Three Years of Design and Testing

A new product doesn't just "happen." It's the result of the combined efforts of many Caterpillar people.  The D5 Tractor—introduced Feb. 1, 1967 — is a perfect example of this truth.

Its development started in October, 1963. Engineers at the East Peoria Plant were tasked with designing a tractor to replace the D6B.  "The main goal was to provide a power shift transmission in this medium-sized tractor," said Andy Heisel, former general supervising engineer of Track-Type Tractor Design. "Horsepower was to remain unchanged, and total tractor weight was to stay substantially the same.  Serviceability and operator controls were to be improved.  All goals were to be achieved with a minimum of cost increase."

In January 1964, a project description sheet was issued and the new tractor officially became Project 755.  Supervising Engineer Fred Simpson was assigned overall responsibility. Len Hanson was designated project coordinator.  He would stay with the project until it was completed and the new tractor was in production.

Many People Contribute

East Peoria Engineering started the design work. As the project developed, hundreds of people in many departments became involved.

The power shift transmission division designed a transmission to match the engine and final drive. Building KK Engineering worked on engine modifications. Joliet Engineering developed hydraulics.

"More than 600 new parts were required," said Heisel. "Each new part had to be detailed by draftsmen. East Peoria and General Offices Engineering people reviewed the project periodically. Improvements were incorporated into the machine all along the line."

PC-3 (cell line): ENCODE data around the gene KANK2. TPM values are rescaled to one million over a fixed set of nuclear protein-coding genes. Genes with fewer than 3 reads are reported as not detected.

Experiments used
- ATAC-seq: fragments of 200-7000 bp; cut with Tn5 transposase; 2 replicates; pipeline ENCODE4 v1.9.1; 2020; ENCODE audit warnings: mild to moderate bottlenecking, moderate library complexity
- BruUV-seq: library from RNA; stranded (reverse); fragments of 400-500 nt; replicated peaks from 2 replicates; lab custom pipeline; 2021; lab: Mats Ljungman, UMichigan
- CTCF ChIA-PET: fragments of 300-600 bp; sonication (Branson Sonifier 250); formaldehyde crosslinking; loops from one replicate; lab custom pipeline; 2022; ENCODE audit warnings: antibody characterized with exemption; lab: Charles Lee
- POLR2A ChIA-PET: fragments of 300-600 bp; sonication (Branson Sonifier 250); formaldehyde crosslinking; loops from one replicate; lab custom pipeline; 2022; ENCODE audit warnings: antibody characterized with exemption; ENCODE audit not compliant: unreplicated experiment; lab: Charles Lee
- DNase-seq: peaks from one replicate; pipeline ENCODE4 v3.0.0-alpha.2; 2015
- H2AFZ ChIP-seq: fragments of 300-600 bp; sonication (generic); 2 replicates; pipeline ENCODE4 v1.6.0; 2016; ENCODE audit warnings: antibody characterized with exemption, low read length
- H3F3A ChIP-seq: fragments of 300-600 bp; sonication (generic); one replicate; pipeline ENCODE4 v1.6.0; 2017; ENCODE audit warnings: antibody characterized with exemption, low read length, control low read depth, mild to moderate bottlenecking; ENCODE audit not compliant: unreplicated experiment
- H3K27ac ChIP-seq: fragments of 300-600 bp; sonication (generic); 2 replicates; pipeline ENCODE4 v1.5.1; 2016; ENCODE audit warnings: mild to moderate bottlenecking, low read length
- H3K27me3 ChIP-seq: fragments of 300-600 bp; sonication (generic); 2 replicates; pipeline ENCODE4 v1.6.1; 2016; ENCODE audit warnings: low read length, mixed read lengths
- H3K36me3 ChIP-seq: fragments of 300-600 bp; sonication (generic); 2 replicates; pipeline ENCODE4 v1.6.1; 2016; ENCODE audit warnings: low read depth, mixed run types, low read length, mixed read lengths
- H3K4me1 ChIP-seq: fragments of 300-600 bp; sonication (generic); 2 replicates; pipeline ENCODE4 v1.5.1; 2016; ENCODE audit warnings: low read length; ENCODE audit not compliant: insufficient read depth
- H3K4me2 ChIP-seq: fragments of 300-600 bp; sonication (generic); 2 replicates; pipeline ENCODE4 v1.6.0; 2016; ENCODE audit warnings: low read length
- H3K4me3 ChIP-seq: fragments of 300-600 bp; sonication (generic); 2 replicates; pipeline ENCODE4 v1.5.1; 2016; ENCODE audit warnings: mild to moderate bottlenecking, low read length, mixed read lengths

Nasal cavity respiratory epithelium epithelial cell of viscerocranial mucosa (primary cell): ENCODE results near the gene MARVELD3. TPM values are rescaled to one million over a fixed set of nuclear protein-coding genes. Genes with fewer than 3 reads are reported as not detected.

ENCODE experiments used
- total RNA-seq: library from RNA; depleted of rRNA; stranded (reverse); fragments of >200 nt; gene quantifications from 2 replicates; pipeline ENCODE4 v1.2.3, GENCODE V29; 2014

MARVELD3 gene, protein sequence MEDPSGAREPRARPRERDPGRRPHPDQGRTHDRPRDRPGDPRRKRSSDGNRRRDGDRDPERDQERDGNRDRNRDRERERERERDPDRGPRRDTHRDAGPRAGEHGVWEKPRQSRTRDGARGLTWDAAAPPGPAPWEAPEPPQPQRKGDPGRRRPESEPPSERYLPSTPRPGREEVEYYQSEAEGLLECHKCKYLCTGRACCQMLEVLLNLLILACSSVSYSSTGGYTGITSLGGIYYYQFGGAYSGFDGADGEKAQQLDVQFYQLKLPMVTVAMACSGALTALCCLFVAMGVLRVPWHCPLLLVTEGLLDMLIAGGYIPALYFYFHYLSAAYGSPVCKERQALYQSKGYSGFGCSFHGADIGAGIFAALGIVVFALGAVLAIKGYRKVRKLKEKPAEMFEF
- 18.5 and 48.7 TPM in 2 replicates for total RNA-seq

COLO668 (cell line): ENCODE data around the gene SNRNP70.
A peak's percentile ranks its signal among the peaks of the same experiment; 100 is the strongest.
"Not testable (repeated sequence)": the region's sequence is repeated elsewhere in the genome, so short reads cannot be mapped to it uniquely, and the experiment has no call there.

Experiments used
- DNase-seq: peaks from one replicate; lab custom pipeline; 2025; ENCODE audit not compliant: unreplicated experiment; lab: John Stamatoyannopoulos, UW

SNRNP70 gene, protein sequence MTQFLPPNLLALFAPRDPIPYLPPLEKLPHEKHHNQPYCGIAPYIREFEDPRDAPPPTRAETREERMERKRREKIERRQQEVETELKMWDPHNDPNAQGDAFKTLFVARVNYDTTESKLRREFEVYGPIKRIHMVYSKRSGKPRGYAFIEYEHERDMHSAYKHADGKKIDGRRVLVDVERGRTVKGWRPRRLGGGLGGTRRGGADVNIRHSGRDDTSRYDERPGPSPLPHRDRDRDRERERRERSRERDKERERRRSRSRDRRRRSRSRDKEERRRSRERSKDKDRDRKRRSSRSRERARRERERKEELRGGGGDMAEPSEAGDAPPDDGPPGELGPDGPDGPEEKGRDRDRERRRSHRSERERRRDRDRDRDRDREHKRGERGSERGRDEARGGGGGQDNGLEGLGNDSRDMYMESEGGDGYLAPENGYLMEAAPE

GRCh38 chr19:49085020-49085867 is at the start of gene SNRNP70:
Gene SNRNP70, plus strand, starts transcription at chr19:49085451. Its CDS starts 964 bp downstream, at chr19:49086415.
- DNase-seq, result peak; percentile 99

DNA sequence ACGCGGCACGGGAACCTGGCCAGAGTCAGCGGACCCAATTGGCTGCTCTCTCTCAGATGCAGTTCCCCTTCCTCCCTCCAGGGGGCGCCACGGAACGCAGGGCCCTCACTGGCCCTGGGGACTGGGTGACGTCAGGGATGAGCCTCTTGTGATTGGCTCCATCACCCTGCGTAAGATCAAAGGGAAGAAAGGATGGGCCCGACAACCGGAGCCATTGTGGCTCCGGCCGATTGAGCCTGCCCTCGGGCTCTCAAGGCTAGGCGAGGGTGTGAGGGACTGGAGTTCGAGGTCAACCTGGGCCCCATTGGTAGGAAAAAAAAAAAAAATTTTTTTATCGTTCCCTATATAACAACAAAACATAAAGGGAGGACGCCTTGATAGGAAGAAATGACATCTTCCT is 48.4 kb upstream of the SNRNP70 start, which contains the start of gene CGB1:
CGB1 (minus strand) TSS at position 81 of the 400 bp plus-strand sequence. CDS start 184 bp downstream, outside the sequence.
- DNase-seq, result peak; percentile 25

The efforts of many people bore fruit in June, 1965, when Research Manufacturing built two of the new tractors—one with power shift and one with direct drive.

At this point Don Lull, then of the Peoria Proving Ground, joined Hanson in following the machines' progress. The tractors went to the Peoria Proving Ground. Vehicle operators put them through their paces during extensive tests conducted by Research engineers.

Extensive Field Testing

In April, 1966, the power shift version went to the Arizona Proving Ground for further testing. Final modifications were made in July. Then the tractor was sent to Tennessee for 2-1/2 months of field testing by contractors. Field Research followed its performance closely.

Meanwhile, the second tractor was running endurance tests at the Peoria Proving Ground.  Now, after almost three years of design and testing, the D5 was ready for production.

People in Tooling worked out tooling requirements. People in the Tool Room built new jigs and fixtures. On Nov. 1, employees started producing parts for the new tractor. Components come from almost every building at East Peoria Plant. Joliet Plant supplied the hydraulics and its related products.

Parts were combined into subassemblies. On Dec. 22 the first pilot model of the D5 came down the assembly line in Building X.  Another followed within a few days.


Production Started 

Quality Assurance people took one of the tractors to the Edwards Sales Demonstration Area for still further checks to ensure its quality.

Production started on a regular basis Jan. 3. The D5 joined the D4D, the D6C, the D7E, the D8H and the D9G in Caterpillar's line of quality track-type tractors. "The D5 is an excellent tractor," Heisel said. "The skill and know-how of hundreds of Caterpillar people went into developing this machine and bringing it into production.  Each employee can take pride in this achievement."

Cat© D5 track-type tractor working in Japan in 1967.
Cat© D5 track-type tractor working in the mud.
Cat© D5 track-type tractor working in Japan in 1967.
Cat© D5 track-type tractor working in the mud.